LSU Microbiologist Awarded One of 10 National Academies of Sciences Fellowships

J. Cameron Thrash recognized for his research on Gulf of Mexico and Mississippi River microorganisms

J. Cameron ThrashBATON ROUGE – The National Academies of Sciences has awarded LSU Department of Biological Sciences Assistant Professor J. Cameron Thrash one of the 10 prestigious Early-Career Research Fellowships in the Gulf Research Program. The fellowship supports emerging scientists as they take risks on research ideas not yet tested, pursue unique collaborations and build a network of colleagues who share their interest in the well-being of coastal communities and ecosystems.

“The talented and promising researchers and professionals receiving these awards will add to a growing network of future leaders in the science, engineering and health professions that can work together to tackle the complex, interdisciplinary challenges that face the Gulf Coast and other coastal regions. The ultimate impact of these fellows will extend far beyond the lengths of their fellowship terms,” said Maggie Walser, director of education and capacity building for the Gulf Research Program.

Thrash is a microbiologist who studies the roles of microorganisms in different regions of the Gulf of Mexico and the Mississippi River. The Gulf of Mexico is vitally important to the international economies of petroleum and food production. It also experiences frequent man-made and natural disturbances. The Mississippi River receives inputs from the fourth largest watershed in the world and is one of the largest global rivers both in terms of length and discharge. Human activity and engineering efforts heavily impact this river. However, the microbiology of the Gulf of Mexico and the Mississippi River has been understudied compared to other coastal and aquatic systems.

Thrash’s research has generated the first systematic microbial baseline data for an important coastal region of the Gulf of Mexico. It has also generated more than 400 pure cultures of microorganisms native to the region, which is the largest collection of its kind for the Gulf of Mexico.

“This data now allows us to evaluate how disturbances alter microbial communities beyond their natural variation, which has direct application to the detection of pollution such as that from leaking petroleum production infrastructure,” Thrash said. “Furthermore, our culture collection facilitates testing to determine which microbes can be useful in remediation. By combining microorganisms in culture, we can also generate synthetic communities to enhance cleanup efforts.”

With support from the National Academies of Sciences fellowship, Thrash will build upon his current research to characterize some of the most abundant microbes in cultures, which may be capable of hydrocarbon degradation, and experiment with how mixing communities of multiple microbes will affect each other’s behavior in metabolizing various pollutants. He will also begin development of a protocol for near real-time detection and characterization of microbial communities responding to contamination from pollutants like hydrocarbons.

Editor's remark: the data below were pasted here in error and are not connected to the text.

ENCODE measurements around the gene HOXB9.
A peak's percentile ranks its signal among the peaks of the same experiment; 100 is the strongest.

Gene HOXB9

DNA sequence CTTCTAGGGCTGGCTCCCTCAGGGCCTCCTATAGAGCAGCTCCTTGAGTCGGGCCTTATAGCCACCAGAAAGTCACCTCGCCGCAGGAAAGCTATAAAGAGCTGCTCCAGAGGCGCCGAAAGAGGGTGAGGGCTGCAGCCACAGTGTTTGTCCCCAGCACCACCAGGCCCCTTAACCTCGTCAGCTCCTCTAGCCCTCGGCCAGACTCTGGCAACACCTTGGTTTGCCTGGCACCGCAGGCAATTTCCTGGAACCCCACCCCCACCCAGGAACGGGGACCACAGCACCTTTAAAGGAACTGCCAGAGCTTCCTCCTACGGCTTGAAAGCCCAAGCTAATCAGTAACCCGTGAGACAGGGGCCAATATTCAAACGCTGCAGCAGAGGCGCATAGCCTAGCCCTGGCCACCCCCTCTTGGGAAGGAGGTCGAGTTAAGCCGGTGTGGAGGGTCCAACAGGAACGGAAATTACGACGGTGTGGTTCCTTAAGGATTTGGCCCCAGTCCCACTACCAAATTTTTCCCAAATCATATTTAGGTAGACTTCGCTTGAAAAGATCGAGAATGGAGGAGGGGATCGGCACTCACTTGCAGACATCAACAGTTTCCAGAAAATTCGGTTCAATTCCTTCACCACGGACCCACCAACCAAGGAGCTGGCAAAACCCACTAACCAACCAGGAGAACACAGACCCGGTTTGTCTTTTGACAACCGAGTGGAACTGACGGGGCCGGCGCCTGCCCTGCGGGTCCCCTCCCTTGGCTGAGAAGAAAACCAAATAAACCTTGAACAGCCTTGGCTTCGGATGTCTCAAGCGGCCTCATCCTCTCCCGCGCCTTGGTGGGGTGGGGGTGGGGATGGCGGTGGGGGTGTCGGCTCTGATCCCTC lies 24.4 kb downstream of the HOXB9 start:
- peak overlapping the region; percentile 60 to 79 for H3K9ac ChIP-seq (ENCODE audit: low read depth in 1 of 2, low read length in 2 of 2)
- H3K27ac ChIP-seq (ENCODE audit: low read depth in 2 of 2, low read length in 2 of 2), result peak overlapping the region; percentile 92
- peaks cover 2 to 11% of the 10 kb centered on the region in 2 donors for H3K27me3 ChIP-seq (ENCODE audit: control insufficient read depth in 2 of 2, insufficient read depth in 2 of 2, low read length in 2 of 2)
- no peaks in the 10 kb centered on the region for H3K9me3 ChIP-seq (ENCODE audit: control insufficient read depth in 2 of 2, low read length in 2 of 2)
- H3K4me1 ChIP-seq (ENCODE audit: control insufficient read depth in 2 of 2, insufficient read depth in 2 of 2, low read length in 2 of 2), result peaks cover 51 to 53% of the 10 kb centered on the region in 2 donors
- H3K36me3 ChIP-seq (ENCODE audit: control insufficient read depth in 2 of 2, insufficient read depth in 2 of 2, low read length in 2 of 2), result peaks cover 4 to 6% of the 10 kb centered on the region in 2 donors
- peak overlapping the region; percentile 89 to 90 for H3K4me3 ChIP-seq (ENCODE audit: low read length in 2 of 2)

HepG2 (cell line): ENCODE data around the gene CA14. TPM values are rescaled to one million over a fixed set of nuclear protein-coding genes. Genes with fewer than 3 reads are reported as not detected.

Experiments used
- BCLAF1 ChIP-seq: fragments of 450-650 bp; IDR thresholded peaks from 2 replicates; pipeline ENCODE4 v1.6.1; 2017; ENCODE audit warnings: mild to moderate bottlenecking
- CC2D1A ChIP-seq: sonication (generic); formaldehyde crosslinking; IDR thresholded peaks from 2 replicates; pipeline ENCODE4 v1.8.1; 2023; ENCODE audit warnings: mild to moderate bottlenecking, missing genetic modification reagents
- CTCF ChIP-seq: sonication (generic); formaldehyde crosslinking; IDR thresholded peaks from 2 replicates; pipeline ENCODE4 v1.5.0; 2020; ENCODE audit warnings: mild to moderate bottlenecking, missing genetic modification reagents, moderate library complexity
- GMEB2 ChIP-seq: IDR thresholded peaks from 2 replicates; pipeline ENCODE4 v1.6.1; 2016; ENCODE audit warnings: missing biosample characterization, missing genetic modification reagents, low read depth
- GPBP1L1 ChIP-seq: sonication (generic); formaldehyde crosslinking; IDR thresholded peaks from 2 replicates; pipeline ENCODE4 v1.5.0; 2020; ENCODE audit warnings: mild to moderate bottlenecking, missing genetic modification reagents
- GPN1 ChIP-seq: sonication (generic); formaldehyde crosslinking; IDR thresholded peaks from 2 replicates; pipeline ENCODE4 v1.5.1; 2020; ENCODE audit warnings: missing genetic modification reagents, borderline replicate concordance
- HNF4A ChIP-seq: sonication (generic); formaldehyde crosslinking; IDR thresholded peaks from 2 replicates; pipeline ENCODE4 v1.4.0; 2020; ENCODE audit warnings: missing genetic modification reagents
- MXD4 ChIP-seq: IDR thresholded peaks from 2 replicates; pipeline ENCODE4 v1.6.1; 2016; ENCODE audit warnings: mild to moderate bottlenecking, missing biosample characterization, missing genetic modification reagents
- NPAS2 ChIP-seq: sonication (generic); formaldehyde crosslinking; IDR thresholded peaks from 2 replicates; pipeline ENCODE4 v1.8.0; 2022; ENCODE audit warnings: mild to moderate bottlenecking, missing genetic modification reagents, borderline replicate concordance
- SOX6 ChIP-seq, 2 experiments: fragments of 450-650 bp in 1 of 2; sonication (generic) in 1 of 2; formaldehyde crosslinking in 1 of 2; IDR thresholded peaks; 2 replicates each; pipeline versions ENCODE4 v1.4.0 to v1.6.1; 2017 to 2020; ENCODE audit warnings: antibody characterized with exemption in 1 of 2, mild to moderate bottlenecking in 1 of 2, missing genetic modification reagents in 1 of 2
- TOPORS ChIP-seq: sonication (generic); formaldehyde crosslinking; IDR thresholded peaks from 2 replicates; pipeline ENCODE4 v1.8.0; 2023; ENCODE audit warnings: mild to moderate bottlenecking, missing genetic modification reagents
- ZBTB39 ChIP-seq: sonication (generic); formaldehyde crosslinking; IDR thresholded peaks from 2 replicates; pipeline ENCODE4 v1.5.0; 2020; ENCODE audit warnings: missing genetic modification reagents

The National Academies of Sciences Gulf Research Fellowship program awards tenure-track faculty $76,000 paid to their institution in the form of a two-year grant for research expenses and professional development.

“My primary goals in that time all involve synthesizing our ecological, physiological and genomic data to determine the functional roles of the most abundant organisms in the interconnected northern Gulf of Mexico and Mississippi River system,” Thrash said.

National Academies of Sciences Gulf Research Program

The Gulf Research Program, a program of the National Academies of Sciences, Engineering and Medicine, was established in 2013 as a result of the Deepwater Horizon oil spill and seeks to improve understanding of the interconnecting human, environmental, and energy systems of the Gulf of Mexico and other U.S. outer continental shelf areas.  The program funds grants, fellowships, and other activities using three broad approaches: research and development, education and training, and environmental monitoring.  To learn more about the Gulf Research Program, including fellowships and other funding opportunities, visit More information about the 2017 Gulf Research Program fellows is available at

The National Academies of Sciences, Engineering, and Medicine are private, nonprofit institutions that provide independent, objective analysis and advice to the nation to solve complex problems and inform public policy decisions related to science, technology, and medicine. The academies operate under an 1863 congressional charter to the National Academy of Sciences, signed by President Lincoln. For more information, visit


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National Academies of Sciences Gulf Research Program’s 2017 Early-Career Research and Science Policy Fellowships:



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